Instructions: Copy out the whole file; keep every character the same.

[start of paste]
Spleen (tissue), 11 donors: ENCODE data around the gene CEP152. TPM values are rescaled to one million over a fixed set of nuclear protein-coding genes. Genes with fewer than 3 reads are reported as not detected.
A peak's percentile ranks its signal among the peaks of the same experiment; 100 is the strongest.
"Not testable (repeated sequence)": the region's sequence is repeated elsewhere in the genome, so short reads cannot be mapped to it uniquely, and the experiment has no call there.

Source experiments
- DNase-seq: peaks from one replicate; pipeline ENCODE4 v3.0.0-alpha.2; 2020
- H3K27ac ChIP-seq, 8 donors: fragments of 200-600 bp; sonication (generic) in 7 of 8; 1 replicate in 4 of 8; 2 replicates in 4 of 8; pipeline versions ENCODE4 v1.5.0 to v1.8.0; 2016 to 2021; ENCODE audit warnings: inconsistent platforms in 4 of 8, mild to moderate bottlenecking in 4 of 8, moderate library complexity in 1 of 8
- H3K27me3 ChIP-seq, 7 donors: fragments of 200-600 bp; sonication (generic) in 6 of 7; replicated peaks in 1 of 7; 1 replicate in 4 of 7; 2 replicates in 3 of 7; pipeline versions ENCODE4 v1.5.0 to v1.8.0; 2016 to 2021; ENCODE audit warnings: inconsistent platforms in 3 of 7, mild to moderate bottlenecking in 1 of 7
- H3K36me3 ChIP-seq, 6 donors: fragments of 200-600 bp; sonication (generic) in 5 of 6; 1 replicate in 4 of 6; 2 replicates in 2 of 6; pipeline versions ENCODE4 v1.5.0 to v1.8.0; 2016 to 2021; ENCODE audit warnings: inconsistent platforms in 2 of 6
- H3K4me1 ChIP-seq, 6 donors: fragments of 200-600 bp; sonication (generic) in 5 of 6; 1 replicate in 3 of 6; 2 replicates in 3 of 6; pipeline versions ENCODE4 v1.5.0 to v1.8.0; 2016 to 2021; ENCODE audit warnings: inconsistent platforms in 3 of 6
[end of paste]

Spleen (tissue), 11 donors: ENCODE data around the gene CEP152. TPM values are rescaled to one million over a fixed set of nuclear protein-coding genes. Genes with fewer than 3 reads are reported as not detected.
A peak's percentile ranks its signal among the peaks of the same experiment; 100 is the strongest.
"Not testable (repeated sequence)": the region's sequence is repeated elsewhere in the genome, so short reads cannot be mapped to it uniquely, and the experiment has no call there.

Source experiments
- DNase-seq: peaks from one replicate; pipeline ENCODE4 v3.0.0-alpha.2; 2020
- H3K27ac ChIP-seq, 8 donors: fragments of 200-600 bp; sonication (generic) in 7 of 8; 1 replicate in 4 of 8; 2 replicates in 4 of 8; pipeline versions ENCODE4 v1.5.0 to v1.8.0; 2016 to 2021; ENCODE audit warnings: inconsistent platforms in 4 of 8, mild to moderate bottlenecking in 4 of 8, moderate library complexity in 1 of 8
- H3K27me3 ChIP-seq, 7 donors: fragments of 200-600 bp; sonication (generic) in 6 of 7; replicated peaks in 1 of 7; 1 replicate in 4 of 7; 2 replicates in 3 of 7; pipeline versions ENCODE4 v1.5.0 to v1.8.0; 2016 to 2021; ENCODE audit warnings: inconsistent platforms in 3 of 7, mild to moderate bottlenecking in 1 of 7
- H3K36me3 ChIP-seq, 6 donors: fragments of 200-600 bp; sonication (generic) in 5 of 6; 1 replicate in 4 of 6; 2 replicates in 2 of 6; pipeline versions ENCODE4 v1.5.0 to v1.8.0; 2016 to 2021; ENCODE audit warnings: inconsistent platforms in 2 of 6
- H3K4me1 ChIP-seq, 6 donors: fragments of 200-600 bp; sonication (generic) in 5 of 6; 1 replicate in 3 of 6; 2 replicates in 3 of 6; pipeline versions ENCODE4 v1.5.0 to v1.8.0; 2016 to 2021; ENCODE audit warnings: inconsistent platforms in 3 of 6